Really? The state is the pacifying force? This is an astonishing claim. Sixty years ago, states across the world mobilised to engage in mass-killing the like of which the world had never seen — industrial slaughter of astonishing efficiency. The concentration of power in the state has at times led to more violence, not less. World War 2 left sixty million dead. Communist nations slaughtered almost 100 million in the pursuit of communism. Statism has a bloody history, and the power of the state to wage total destruction has only increased in the intervening years. Pinker continues:

Another pacifying force has been commerce, a game in which everybody can win. As technological progress allows the exchange of goods and ideas over longer distances and among larger groups of trading partners, other people become more valuable alive than dead. They switch from being targets of demonization and dehumanization to potential partners in reciprocal altruism. For example, though the relationship today between America and China is far from warm, we are unlikely to declare war on them or vice versa. Morality aside, they make too much of our stuff, and we owe them too much money. A third peacemaker has been cosmopolitanism—the expansion of people’s parochial little worlds through literacy, mobility, education, science, history, journalism and mass media. These forms of virtual reality can prompt people to take the perspective of people unlike themselves and to expand their circle of sympathy to embrace them.

Commerce has been an extremely effective incentive toward peace. But commerce may not be enough. Globalisation and mass commerce became a reality a century ago, just prior to the first global war. The world was linked together by new technologies that made it possible to ship products cheaply from one side of the globe to the other, to communicate virtually instantaneously over huge distances, and a new culture of cosmopolitanism. Yet the world still went to war.

It is complacent to assume that interdependency will necessitate peace. The relationship between China and the United States today is superficially similar to that between Great Britain and Germany in 1914. Germany and China — the rising industrial behemoths, fiercely nationalistic and determined to establish themselves and their currencies on the world stage. Great Britain and the United States  — the overstretched global superpowers intent on retaining their primacy and reserve currency status even in spite of huge and growing debt and military overstretch.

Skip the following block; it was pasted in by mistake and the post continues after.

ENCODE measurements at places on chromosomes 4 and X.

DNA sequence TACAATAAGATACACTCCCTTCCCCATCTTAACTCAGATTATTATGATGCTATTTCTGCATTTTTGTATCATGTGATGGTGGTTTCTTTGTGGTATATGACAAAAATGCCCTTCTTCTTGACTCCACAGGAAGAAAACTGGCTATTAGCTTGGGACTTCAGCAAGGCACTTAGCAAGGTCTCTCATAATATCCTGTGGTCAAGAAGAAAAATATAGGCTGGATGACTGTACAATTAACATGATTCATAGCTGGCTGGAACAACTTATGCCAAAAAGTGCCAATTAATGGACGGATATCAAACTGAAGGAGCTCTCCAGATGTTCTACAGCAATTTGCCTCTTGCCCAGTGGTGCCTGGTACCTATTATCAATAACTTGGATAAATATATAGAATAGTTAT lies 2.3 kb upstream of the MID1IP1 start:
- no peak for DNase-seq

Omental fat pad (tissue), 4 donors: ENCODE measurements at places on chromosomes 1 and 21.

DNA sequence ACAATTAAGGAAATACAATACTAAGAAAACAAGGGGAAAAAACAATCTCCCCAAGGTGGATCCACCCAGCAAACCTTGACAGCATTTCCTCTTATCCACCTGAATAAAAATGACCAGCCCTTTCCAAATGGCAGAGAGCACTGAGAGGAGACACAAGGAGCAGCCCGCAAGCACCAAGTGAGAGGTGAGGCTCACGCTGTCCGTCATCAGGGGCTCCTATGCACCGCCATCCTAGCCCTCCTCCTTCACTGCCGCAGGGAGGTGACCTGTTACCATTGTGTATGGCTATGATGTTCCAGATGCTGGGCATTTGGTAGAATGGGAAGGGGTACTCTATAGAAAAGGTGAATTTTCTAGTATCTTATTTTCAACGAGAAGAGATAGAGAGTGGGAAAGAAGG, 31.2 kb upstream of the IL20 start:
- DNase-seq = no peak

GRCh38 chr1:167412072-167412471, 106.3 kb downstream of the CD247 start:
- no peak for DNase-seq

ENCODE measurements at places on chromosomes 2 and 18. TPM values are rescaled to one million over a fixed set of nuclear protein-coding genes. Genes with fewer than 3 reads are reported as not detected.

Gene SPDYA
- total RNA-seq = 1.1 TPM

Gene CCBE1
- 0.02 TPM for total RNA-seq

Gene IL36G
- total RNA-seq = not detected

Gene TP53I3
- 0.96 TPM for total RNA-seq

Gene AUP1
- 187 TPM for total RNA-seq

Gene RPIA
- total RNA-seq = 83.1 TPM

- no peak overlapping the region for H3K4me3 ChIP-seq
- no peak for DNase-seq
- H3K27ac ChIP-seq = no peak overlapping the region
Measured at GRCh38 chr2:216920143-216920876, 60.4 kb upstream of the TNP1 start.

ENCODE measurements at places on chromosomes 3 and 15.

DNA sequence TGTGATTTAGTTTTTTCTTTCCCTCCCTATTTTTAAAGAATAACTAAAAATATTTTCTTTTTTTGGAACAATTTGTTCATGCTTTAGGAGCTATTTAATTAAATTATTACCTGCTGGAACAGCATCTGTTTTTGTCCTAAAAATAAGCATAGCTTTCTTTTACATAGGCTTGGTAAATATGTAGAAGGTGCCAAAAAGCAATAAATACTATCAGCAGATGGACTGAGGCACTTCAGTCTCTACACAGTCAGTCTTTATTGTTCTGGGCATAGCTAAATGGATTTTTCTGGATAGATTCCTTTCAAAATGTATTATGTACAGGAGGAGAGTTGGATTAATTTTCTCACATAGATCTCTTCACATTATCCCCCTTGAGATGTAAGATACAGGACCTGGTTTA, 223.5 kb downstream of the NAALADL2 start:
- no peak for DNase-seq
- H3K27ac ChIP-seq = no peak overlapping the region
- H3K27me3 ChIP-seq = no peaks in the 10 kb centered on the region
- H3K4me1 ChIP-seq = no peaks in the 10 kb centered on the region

In fact, a high degree of interdependency can breed resentment and hatred. Interconnected liabilities between nations can lead to war, as creditors seek their pound of flesh, and debtors seek to renege on their debts. Chinese officials have claimed to have felt that the United States is forcing them to support American deficits by buying treasuries.

Who is to say that China might not view the prize of Japan, Taiwan and the Philippines as worthy of transforming their giant manufacturing base into a giant war machine and writing down their treasury bonds? Who is to say that the United States might not risk antagonising Russia and China and disrupting global trade by attacking Iran? There are plenty of other potential flash-points too — Afghanistan, Pakistan, Venezuela, Egypt, South Africa, Georgia, Syria and more. Commerce and cosmopolitanism may have provided incentives for peace, but the Great Pacification has been built upon a bedrock of nuclear warheads. Mutually assured destruction is by far the largest force that has kept the nuclear-armed nations at peace for the past sixty seven years.